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Property Tax proposed as possible future revenue shortfall solution

Farragut’s Board of Mayor and Aldermen held its first budget workshop for fiscal year 2012, discussing revenue and expenditure projections, Thursday, March 10.

“This is early, early stuff,” Town administrator David Smoak said.

“There are still some question marks in the state budget,” he added, so the Town’s estimated revenue projections include conservative numbers.

Even with that caveat, Smoak said he estimated the Town’s local sales tax revenues could be up about 6.8 percent from fiscal year 2011 to FY12, at $7,087,507. Local sales tax makes up half of the Town’s revenues.

Smoak said revenue won’t make a big jump, though, as commercial and residential development aren’t expected to fully recover to pre-recession levels.

“There’s not a lot of commercial in the pipeline,” he said.

State sales tax shares might also be up since Farragut’s population showed an increase in the 2010 census results. State-shared sales tax is based on per capita population; the Town receives $78 per person.

Other sources of revenue — including Hall Income Tax, beer and liquor taxes and permitting and license fees — are expected to stay about the same.

Even with some expected increases, Smoak said the Board should look at alternative revenue sources including property taxes.

“This one I just want to throw up there so everyone knows. It’s just one of those things to look at,” Smoak said.

“For every one cent of assessed value property in the Town, that would bring in an additional $74,500 in revenue. I just wanted to let you see that,” he added.

The Board didn’t vote on any of the budget workshop items — the workshop was for discussion only.

Other possible revenue sources include business licenses, hotel and motel taxes, stormwater management fees and automobile tags.

If there are 500 businesses in the Town and Farragut charged $15 per business license, Farragut would make $7,500. Hotel and motel taxes could bring in about $326,000. Automobile tags could bring in $252,000.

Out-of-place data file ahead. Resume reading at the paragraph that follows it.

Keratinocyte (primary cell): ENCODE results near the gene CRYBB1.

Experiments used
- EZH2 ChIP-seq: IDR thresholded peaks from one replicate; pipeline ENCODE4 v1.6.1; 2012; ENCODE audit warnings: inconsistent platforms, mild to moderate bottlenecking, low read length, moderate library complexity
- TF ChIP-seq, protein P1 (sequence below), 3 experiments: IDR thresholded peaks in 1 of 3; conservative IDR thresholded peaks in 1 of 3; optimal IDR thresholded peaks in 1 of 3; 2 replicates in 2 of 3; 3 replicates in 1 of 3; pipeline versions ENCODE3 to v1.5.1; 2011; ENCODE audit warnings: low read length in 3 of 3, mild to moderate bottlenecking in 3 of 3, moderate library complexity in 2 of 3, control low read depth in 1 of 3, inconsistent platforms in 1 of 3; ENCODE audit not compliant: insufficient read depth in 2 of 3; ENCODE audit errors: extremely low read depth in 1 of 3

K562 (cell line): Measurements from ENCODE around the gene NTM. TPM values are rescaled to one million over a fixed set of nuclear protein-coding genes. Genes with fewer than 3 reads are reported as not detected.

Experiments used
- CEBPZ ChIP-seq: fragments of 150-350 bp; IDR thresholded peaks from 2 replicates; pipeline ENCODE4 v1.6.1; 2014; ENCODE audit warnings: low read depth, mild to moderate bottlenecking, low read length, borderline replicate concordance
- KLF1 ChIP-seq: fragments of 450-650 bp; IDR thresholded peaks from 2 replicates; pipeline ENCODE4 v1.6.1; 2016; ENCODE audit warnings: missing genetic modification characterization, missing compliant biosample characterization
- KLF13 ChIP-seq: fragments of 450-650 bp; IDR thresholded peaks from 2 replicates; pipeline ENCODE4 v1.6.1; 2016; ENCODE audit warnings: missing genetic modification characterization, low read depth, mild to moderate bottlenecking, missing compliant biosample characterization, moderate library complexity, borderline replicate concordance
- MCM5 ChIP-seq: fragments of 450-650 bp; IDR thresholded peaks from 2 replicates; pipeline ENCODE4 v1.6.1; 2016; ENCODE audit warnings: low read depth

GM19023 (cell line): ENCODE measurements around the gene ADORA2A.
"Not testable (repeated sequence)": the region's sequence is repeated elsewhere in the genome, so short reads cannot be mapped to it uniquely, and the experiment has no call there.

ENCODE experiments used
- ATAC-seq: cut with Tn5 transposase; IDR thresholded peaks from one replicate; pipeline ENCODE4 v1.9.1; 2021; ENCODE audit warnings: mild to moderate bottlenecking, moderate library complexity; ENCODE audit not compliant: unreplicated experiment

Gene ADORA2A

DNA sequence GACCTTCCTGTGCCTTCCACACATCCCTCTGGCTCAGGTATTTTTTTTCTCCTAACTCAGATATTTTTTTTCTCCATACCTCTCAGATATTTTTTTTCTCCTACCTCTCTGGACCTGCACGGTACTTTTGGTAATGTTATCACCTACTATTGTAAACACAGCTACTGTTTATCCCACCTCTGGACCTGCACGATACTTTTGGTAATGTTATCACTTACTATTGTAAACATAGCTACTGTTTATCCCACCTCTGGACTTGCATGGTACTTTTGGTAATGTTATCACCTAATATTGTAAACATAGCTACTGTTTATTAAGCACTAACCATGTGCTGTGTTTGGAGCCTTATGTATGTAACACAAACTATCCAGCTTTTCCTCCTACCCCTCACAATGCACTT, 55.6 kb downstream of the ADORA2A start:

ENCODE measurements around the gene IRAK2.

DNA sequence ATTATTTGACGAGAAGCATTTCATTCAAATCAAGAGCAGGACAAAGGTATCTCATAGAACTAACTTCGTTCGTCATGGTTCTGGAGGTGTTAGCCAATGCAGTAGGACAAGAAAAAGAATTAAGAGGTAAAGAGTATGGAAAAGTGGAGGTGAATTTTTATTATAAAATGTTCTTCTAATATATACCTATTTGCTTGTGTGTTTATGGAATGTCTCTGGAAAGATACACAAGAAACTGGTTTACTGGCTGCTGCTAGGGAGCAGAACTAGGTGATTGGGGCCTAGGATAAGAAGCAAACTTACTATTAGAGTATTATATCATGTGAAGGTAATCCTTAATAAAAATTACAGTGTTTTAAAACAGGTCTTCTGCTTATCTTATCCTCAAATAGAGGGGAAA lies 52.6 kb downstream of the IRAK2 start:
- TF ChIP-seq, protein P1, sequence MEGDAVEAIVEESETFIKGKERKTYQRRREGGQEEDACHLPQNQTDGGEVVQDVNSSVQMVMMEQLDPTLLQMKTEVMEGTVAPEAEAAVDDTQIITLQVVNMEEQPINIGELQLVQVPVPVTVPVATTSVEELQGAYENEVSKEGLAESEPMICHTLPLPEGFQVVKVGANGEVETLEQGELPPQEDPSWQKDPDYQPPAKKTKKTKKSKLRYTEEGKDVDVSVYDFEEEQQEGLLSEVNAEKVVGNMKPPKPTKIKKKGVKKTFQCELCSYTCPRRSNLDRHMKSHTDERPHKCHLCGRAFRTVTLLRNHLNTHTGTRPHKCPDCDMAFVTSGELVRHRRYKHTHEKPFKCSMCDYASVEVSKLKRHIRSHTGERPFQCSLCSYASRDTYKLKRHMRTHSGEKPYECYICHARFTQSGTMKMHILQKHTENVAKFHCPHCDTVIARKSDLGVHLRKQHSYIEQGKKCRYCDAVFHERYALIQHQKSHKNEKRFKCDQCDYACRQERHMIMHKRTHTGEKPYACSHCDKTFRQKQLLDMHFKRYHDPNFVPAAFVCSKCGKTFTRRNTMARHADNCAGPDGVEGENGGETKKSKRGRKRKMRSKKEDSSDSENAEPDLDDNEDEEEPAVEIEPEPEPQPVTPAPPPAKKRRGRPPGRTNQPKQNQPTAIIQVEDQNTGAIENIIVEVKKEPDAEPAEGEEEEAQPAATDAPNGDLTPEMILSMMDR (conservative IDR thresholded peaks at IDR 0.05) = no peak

Another option for raising additional revenues includes levying fees for discharging stormwater, Smoak said.

“This is something the Board should definitely consider,” he added. Stormwater fees could bring in about $141,000, which is just over what the Town spends on its stormwater system, including personnel, project and environmental regulation costs.

Smoak said expenditures are expected to be up about 1.6 percent from fiscal year 2011 to FY12, at about $5,415,315.

“We’ve seen very consistent revenue increases with somewhat of a leveling off in recent years,” Smoak said.

“But expenditures are gradually increasing each year.

Fifty-nine percent of the Town’s expenditures are spent on personnel costs. Personnel costs are split between salary (64 percent) and benefits (36 percent).

“We’re in the service industry ... that’s actually a pretty decent number for a municipality,” Smoak said.

Smoak said other expected increases in expenditures include health insurance increases, retirement costs and classification and compensation recommendations. Any large program changes also could increase expenditures, through new personnel or new programs.

“Those are any large purchases that change the way you do business,” Smoak said.


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